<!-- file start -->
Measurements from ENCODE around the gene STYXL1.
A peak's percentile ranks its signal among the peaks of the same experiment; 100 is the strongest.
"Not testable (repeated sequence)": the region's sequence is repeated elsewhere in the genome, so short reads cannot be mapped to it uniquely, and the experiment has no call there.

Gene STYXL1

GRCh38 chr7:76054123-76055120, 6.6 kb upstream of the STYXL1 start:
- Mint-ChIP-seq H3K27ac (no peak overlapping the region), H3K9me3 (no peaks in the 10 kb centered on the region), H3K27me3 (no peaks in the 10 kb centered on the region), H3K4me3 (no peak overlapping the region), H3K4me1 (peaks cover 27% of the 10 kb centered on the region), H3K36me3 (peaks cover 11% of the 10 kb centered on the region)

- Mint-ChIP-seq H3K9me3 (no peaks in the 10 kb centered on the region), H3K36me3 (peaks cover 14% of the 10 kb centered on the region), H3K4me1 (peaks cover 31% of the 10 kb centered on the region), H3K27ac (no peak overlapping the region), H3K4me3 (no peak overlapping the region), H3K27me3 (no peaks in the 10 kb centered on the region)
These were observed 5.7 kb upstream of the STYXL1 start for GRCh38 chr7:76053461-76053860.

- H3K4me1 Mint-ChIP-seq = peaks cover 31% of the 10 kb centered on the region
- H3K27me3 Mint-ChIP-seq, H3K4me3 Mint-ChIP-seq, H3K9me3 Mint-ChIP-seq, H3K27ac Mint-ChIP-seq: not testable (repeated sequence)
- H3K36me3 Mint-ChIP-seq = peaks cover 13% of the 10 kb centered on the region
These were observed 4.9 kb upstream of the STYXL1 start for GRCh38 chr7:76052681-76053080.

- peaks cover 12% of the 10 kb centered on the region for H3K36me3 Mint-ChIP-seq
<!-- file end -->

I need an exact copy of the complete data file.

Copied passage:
Measurements from ENCODE around the gene STYXL1.
A peak's percentile ranks its signal among the peaks of the same experiment; 100 is the strongest.
"Not testable (repeated sequence)": the region's sequence is repeated elsewhere in the genome, so short reads cannot be mapped to it uniquely, and the experiment has no call there.

Gene STYXL1

GRCh38 chr7:76054123-76055120, 6.6 kb upstream of the STYXL1 start:
- Mint-ChIP-seq H3K27ac (no peak overlapping the region), H3K9me3 (no peaks in the 10 kb centered on the region), H3K27me3 (no peaks in the 10 kb centered on the region), H3K4me3 (no peak overlapping the region), H3K4me1 (peaks cover 27% of the 10 kb centered on the region), H3K36me3 (peaks cover 11% of the 10 kb centered on the region)

- Mint-ChIP-seq H3K9me3 (no peaks in the 10 kb centered on the region), H3K36me3 (peaks cover 14% of the 10 kb centered on the region), H3K4me1 (peaks cover 31% of the 10 kb centered on the region), H3K27ac (no peak overlapping the region), H3K4me3 (no peak overlapping the region), H3K27me3 (no peaks in the 10 kb centered on the region)
These were observed 5.7 kb upstream of the STYXL1 start for GRCh38 chr7:76053461-76053860.

- H3K4me1 Mint-ChIP-seq = peaks cover 31% of the 10 kb centered on the region
- H3K27me3 Mint-ChIP-seq, H3K4me3 Mint-ChIP-seq, H3K9me3 Mint-ChIP-seq, H3K27ac Mint-ChIP-seq: not testable (repeated sequence)
- H3K36me3 Mint-ChIP-seq = peaks cover 13% of the 10 kb centered on the region
These were observed 4.9 kb upstream of the STYXL1 start for GRCh38 chr7:76052681-76053080.

- peaks cover 12% of the 10 kb centered on the region for H3K36me3 Mint-ChIP-seq